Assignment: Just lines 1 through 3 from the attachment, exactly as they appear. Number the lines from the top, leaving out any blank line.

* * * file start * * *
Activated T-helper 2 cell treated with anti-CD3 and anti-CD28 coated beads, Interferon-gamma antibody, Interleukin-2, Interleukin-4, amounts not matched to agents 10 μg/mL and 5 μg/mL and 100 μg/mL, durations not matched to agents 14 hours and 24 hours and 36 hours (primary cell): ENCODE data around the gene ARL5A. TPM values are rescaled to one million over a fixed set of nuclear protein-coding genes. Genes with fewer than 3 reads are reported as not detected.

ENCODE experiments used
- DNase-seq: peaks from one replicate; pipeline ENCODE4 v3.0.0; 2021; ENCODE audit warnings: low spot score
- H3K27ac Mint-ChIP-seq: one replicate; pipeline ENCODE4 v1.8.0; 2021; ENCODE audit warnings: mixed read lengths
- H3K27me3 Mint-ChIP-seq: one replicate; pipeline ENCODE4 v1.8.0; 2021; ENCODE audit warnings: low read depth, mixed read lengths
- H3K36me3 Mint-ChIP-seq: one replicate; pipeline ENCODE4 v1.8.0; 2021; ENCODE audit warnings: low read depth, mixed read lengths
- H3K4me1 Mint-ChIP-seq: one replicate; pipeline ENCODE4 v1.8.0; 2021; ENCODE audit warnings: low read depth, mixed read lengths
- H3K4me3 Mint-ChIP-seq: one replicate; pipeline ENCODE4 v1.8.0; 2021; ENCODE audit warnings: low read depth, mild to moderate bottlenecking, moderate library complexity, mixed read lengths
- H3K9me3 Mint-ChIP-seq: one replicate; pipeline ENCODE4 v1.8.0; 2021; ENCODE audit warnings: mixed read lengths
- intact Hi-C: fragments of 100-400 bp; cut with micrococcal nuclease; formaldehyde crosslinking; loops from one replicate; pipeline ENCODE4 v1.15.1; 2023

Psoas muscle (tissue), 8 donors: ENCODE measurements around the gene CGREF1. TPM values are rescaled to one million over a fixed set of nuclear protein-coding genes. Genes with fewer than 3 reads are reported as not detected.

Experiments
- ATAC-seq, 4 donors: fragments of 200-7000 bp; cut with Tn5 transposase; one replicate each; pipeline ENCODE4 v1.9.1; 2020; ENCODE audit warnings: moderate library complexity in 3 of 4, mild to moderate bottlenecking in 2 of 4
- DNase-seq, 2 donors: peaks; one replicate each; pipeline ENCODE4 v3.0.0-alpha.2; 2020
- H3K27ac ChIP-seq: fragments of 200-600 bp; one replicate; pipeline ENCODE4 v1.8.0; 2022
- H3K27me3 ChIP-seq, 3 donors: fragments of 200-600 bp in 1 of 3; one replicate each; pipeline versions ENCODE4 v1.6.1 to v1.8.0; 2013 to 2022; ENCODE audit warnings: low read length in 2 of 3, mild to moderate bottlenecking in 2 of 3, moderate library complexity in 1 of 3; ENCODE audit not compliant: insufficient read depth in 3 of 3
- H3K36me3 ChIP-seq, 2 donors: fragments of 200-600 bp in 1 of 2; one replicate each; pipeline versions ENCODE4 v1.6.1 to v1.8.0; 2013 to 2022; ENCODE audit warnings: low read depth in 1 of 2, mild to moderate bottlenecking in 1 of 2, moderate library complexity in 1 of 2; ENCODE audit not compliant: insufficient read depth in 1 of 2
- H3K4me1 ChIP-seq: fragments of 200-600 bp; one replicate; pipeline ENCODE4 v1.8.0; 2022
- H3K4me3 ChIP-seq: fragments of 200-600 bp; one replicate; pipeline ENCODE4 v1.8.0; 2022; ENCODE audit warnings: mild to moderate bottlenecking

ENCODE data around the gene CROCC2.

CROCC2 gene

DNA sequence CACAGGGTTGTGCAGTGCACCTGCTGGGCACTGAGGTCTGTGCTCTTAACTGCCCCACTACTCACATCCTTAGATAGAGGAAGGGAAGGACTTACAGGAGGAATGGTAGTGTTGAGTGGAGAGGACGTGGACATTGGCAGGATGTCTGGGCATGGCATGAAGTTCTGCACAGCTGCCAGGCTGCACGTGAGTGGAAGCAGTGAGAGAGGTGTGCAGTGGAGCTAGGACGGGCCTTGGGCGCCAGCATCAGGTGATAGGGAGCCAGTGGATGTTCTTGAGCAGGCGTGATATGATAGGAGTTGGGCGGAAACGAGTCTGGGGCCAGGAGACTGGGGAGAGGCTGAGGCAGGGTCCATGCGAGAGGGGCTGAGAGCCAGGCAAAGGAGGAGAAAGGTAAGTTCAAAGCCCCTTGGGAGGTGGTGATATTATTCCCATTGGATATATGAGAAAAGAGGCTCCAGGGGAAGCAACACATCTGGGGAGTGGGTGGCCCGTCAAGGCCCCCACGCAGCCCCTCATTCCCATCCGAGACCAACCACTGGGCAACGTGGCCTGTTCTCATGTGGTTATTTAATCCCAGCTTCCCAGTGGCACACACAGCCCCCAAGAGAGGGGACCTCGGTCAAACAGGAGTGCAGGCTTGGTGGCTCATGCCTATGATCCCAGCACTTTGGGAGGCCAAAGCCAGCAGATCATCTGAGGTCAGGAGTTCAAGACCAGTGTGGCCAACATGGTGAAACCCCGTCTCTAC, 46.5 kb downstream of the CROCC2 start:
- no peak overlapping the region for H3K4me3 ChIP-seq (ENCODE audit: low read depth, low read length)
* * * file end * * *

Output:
Activated T-helper 2 cell treated with anti-CD3 and anti-CD28 coated beads, Interferon-gamma antibody, Interleukin-2, Interleukin-4, amounts not matched to agents 10 μg/mL and 5 μg/mL and 100 μg/mL, durations not matched to agents 14 hours and 24 hours and 36 hours (primary cell): ENCODE data around the gene ARL5A. TPM values are rescaled to one million over a fixed set of nuclear protein-coding genes. Genes with fewer than 3 reads are reported as not detected.

ENCODE experiments used
- DNase-seq: peaks from one replicate; pipeline ENCODE4 v3.0.0; 2021; ENCODE audit warnings: low spot score